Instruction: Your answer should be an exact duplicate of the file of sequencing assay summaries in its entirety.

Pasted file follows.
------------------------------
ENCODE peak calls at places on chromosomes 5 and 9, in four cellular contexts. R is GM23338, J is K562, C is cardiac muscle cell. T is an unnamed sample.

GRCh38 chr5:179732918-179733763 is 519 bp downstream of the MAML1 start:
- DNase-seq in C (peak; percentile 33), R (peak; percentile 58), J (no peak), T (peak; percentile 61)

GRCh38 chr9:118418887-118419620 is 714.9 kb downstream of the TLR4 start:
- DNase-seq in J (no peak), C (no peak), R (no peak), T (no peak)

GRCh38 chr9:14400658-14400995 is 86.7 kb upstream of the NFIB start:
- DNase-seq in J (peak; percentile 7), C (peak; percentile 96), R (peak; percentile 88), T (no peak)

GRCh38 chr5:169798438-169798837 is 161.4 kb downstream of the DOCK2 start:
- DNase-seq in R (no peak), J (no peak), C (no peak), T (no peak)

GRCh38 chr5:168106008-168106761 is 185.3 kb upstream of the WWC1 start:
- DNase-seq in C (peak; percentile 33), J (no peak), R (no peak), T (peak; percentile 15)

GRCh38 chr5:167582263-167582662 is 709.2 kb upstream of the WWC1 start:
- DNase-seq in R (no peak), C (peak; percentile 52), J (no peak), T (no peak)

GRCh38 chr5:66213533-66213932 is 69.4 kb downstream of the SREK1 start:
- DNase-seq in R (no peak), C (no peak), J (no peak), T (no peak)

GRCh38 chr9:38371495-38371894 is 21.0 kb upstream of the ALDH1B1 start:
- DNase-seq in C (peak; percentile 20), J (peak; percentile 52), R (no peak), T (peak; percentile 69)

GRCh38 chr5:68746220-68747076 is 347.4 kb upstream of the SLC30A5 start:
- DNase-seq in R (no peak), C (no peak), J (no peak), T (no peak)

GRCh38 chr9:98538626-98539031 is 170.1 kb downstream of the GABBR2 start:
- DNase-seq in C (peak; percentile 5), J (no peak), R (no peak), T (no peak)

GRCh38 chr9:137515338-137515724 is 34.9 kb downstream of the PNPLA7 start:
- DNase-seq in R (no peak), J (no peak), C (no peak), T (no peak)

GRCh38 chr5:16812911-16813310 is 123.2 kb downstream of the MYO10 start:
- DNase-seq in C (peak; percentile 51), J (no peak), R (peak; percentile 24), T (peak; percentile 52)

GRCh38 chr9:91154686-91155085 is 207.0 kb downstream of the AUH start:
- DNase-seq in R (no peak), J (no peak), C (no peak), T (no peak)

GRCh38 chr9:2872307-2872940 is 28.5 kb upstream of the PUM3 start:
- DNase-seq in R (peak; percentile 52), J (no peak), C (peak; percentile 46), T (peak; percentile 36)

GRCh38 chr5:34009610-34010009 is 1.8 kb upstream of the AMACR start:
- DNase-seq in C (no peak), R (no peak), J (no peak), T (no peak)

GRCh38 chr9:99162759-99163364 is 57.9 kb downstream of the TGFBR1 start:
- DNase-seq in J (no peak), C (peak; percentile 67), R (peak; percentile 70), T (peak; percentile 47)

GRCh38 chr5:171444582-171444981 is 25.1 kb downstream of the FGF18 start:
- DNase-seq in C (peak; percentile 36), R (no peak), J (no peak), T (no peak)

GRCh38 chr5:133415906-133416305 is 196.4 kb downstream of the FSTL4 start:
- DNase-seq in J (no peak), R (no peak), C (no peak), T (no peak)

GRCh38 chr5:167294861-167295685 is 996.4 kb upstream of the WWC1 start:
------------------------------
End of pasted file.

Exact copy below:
ENCODE peak calls at places on chromosomes 5 and 9, in four cellular contexts. R is GM23338, J is K562, C is cardiac muscle cell. T is an unnamed sample.

GRCh38 chr5:179732918-179733763 is 519 bp downstream of the MAML1 start:
- DNase-seq in C (peak; percentile 33), R (peak; percentile 58), J (no peak), T (peak; percentile 61)

GRCh38 chr9:118418887-118419620 is 714.9 kb downstream of the TLR4 start:
- DNase-seq in J (no peak), C (no peak), R (no peak), T (no peak)

GRCh38 chr9:14400658-14400995 is 86.7 kb upstream of the NFIB start:
- DNase-seq in J (peak; percentile 7), C (peak; percentile 96), R (peak; percentile 88), T (no peak)

GRCh38 chr5:169798438-169798837 is 161.4 kb downstream of the DOCK2 start:
- DNase-seq in R (no peak), J (no peak), C (no peak), T (no peak)

GRCh38 chr5:168106008-168106761 is 185.3 kb upstream of the WWC1 start:
- DNase-seq in C (peak; percentile 33), J (no peak), R (no peak), T (peak; percentile 15)

GRCh38 chr5:167582263-167582662 is 709.2 kb upstream of the WWC1 start:
- DNase-seq in R (no peak), C (peak; percentile 52), J (no peak), T (no peak)

GRCh38 chr5:66213533-66213932 is 69.4 kb downstream of the SREK1 start:
- DNase-seq in R (no peak), C (no peak), J (no peak), T (no peak)

GRCh38 chr9:38371495-38371894 is 21.0 kb upstream of the ALDH1B1 start:
- DNase-seq in C (peak; percentile 20), J (peak; percentile 52), R (no peak), T (peak; percentile 69)

GRCh38 chr5:68746220-68747076 is 347.4 kb upstream of the SLC30A5 start:
- DNase-seq in R (no peak), C (no peak), J (no peak), T (no peak)

GRCh38 chr9:98538626-98539031 is 170.1 kb downstream of the GABBR2 start:
- DNase-seq in C (peak; percentile 5), J (no peak), R (no peak), T (no peak)

GRCh38 chr9:137515338-137515724 is 34.9 kb downstream of the PNPLA7 start:
- DNase-seq in R (no peak), J (no peak), C (no peak), T (no peak)

GRCh38 chr5:16812911-16813310 is 123.2 kb downstream of the MYO10 start:
- DNase-seq in C (peak; percentile 51), J (no peak), R (peak; percentile 24), T (peak; percentile 52)

GRCh38 chr9:91154686-91155085 is 207.0 kb downstream of the AUH start:
- DNase-seq in R (no peak), J (no peak), C (no peak), T (no peak)

GRCh38 chr9:2872307-2872940 is 28.5 kb upstream of the PUM3 start:
- DNase-seq in R (peak; percentile 52), J (no peak), C (peak; percentile 46), T (peak; percentile 36)

GRCh38 chr5:34009610-34010009 is 1.8 kb upstream of the AMACR start:
- DNase-seq in C (no peak), R (no peak), J (no peak), T (no peak)

GRCh38 chr9:99162759-99163364 is 57.9 kb downstream of the TGFBR1 start:
- DNase-seq in J (no peak), C (peak; percentile 67), R (peak; percentile 70), T (peak; percentile 47)

GRCh38 chr5:171444582-171444981 is 25.1 kb downstream of the FGF18 start:
- DNase-seq in C (peak; percentile 36), R (no peak), J (no peak), T (no peak)

GRCh38 chr5:133415906-133416305 is 196.4 kb downstream of the FSTL4 start:
- DNase-seq in J (no peak), R (no peak), C (no peak), T (no peak)

GRCh38 chr5:167294861-167295685 is 996.4 kb upstream of the WWC1 start: